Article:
It often confuses me when english speaking people say something about their "school" and later I discover that what they meant is some kind of college. In Russian language, which I am a native speaker of, the direct translation of the word "school" means the facility with 11 grades, which most children start going to at the age of 6-7 and finish when they are 17 or 18. After that come different kinds of universities, institutes and colleges, and noone would call those with the russian word meaning "school".

I don't know a lot about how education on english speaking countries works, so I think that's one of the reasons of this confusion.

  • What you describe about Russia is very much the way school is used in Britain, and I am fairly sure in France and possibly other European countries. Americans are different here in that they describe Universities as Schools. It often seems a bit strange to us to hear about people aged over 18 going to 'school'. You sort of imagine them turning up for lectures with little caps and satchels, and Mr Men lunch boxes. Like the Americans, however, British Universities often refer to some of their departments as school, e.g. hypothetically University of Edinburgh, School of Applied Sciences.
    – WS2
    Mar 25, 2015 at 14:32
  • In the US it could be pretty much anything.
    – Hot Licks
    Mar 26, 2015 at 20:29

2 Answers 2


On both sides of the pond, school as a noun can refer to an institution for educating children (e.g. primary school), a unit or faculty of a university (University of Cambridge School of Technology), or a specialized training institution (e.g. dance school).

On top of this, in North American English, any formal education can be referred to as school. While the pre-kindergarten level is called pre-school or, at early ages, nursery school, American parents might answer yes if asked if their toddler was in school (though they may specify well, preschool, not school school).

School also encompasses undergraduate and postgraduate degree programs. ODO marks this usage as "informal," but I find that to be an overstatement. To pick a few examples from Google searches, Stanford uses the term school year in an official release; the Ph.D. admissions FAQ for Wash U answers whether someone can "keep my current job and go to school at the same time"; but there are also countless official biographies and obituaries which refer to someone's achievements while in school or at school referring to their university and postgraduate years, not to mention idiomatic phrases like working your way through school or school spirit in the language.

Moreover, this usage has been around for a while; while it isn't the easiest thing to search for, I found in the May 11, 1868 Oneida Circular in Google Books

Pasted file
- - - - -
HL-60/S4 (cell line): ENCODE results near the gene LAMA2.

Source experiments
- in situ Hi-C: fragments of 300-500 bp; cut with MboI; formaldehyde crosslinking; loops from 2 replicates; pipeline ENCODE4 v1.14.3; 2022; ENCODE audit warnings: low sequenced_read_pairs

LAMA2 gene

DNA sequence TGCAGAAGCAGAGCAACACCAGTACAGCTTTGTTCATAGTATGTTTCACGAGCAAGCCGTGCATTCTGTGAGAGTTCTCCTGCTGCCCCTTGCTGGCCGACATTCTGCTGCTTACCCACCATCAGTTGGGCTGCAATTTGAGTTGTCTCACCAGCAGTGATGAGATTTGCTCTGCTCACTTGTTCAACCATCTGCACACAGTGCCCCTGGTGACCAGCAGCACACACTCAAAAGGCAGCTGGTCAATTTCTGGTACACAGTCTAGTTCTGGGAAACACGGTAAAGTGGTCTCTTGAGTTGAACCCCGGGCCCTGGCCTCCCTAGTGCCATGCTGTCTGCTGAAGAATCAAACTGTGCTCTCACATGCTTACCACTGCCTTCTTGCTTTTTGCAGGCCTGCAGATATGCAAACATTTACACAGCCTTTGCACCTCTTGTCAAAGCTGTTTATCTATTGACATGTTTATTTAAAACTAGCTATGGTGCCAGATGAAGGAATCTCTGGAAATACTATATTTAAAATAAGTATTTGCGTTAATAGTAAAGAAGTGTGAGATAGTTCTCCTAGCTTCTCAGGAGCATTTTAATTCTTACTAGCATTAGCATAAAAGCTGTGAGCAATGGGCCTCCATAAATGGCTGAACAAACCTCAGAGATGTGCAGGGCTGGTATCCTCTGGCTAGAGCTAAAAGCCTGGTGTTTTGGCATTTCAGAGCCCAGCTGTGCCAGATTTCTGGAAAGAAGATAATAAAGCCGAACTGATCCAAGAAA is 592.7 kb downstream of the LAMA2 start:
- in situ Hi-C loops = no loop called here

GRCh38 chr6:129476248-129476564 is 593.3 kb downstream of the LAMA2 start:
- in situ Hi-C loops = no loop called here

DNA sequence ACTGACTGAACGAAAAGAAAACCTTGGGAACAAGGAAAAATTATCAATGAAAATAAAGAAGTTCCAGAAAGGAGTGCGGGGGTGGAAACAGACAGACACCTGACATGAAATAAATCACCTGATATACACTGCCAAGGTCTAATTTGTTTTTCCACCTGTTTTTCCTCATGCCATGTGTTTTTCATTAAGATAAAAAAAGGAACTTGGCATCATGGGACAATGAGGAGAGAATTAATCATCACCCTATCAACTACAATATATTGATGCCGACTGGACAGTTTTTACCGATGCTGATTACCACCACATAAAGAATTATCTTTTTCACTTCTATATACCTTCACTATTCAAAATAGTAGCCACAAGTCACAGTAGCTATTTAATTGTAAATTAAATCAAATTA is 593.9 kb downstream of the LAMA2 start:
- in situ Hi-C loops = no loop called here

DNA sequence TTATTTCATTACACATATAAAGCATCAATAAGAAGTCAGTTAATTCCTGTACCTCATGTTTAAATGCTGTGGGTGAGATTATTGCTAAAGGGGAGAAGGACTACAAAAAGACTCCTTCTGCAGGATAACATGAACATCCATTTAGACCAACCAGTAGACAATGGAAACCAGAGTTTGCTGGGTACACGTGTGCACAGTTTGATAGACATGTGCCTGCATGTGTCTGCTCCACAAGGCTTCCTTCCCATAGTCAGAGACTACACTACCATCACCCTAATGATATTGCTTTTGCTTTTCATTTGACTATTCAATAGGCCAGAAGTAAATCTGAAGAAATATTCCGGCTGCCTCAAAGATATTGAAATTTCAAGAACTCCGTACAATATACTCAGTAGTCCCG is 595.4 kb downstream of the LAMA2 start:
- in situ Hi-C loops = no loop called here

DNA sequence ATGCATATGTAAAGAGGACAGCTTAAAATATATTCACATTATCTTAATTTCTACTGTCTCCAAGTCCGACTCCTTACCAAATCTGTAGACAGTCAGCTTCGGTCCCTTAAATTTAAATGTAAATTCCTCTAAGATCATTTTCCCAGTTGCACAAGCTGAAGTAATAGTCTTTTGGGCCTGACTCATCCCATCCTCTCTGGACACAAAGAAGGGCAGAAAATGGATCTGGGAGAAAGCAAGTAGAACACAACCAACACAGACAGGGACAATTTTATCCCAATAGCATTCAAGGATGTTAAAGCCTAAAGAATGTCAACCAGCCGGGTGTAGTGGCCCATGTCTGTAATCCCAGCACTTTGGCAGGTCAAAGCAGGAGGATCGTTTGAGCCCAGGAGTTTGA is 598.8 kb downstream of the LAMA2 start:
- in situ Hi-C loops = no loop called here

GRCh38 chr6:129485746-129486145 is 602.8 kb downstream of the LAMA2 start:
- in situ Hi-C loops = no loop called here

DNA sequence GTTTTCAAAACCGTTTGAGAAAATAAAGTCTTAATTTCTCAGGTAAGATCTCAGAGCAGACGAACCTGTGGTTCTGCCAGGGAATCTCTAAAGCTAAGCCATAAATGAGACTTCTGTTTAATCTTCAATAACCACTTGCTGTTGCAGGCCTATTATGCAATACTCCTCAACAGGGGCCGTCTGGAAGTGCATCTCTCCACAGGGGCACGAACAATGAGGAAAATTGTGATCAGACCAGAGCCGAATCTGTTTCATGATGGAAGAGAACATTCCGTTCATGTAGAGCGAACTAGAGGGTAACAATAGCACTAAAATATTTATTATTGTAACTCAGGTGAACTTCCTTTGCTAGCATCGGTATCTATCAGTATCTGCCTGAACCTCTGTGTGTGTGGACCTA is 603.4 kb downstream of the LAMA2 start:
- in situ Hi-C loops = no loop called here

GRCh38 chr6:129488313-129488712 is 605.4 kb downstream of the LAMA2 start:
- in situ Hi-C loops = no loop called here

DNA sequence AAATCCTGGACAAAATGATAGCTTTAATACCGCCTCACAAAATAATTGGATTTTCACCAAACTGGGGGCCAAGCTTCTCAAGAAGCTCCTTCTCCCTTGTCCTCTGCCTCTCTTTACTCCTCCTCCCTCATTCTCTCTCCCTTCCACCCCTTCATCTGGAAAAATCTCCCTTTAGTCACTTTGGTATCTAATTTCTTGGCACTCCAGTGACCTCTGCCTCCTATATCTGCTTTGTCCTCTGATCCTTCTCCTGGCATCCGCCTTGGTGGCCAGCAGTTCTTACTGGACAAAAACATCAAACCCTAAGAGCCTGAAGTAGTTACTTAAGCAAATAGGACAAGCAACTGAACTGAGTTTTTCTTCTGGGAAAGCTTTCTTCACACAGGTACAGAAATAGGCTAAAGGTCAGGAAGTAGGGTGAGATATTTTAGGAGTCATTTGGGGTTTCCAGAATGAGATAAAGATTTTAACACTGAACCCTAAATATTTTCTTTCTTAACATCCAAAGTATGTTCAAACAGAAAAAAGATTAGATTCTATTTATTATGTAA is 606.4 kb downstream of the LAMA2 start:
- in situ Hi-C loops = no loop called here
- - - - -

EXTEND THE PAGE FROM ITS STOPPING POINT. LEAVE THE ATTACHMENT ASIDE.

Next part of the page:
[We] bought a house in New Haven, that we might send others to school at Yale.

And if you object that the line refers to one of the schools at Yale, the 1899 Report of the federal Commissioner of Education refers to an instructor

schooled at Yale, Chautauqua and other summer schools

and if you object that this is a verbal usage, by 1909, the influential humor magazine Puck could offer this synopsis of a life:

The New England Conscience was born in the Back Bay, went to school at Harvard in the early days, lived in Concord, and died in the New Hampshire legislature.

In British English, school is not used to refer to universities or graduate instruction.

Similarly, Canadians and Americans use student for anyone enrolled in an educational institution, whereas on the other side of the pond, it is restricted to university students; those in primary and secondary schools would be pupils. See "Pupil" or "Student", what is the correct use? for coverage of that difference; pupil is far less common than student here.


Have a look at this very good dictionary definition:


a : an organized source of education or training: such as

(1) : an institution for the teaching of children : an elementary or secondary school

(2) : an institution for specialized higher education usually within a university

the school of medicine at the state university

(3) : college, university

the excellent east coast schools

(4) : an establishment for teaching a particular skill or group of skills

a school of design

a fencing school

b : a place where instruction is given:

(1) : a place where lectures are held; especially : a place for lectures in logic, metaphysics, and theology in the medieval period

(2) : a building or hall where examinations for degrees and honors are held at an English university

(3) : a building or group of buildings in which a school is conducted

the new school is very elaborate

the most beautiful school in the area

(4) : an area (as an enclosure or covered ring) where horses are schooled : a riding school

c : something that is a source of instruction

Merriam-Webster Unabridged Dictionary

(2) is equivalent with the Department of Medicine (the Faculty of Medicine in some European countries)

  • 1
    Nice, but doesn't really bring out the AmE/BE distinction which I think's what's troubling the OP. Mar 25, 2015 at 14:49

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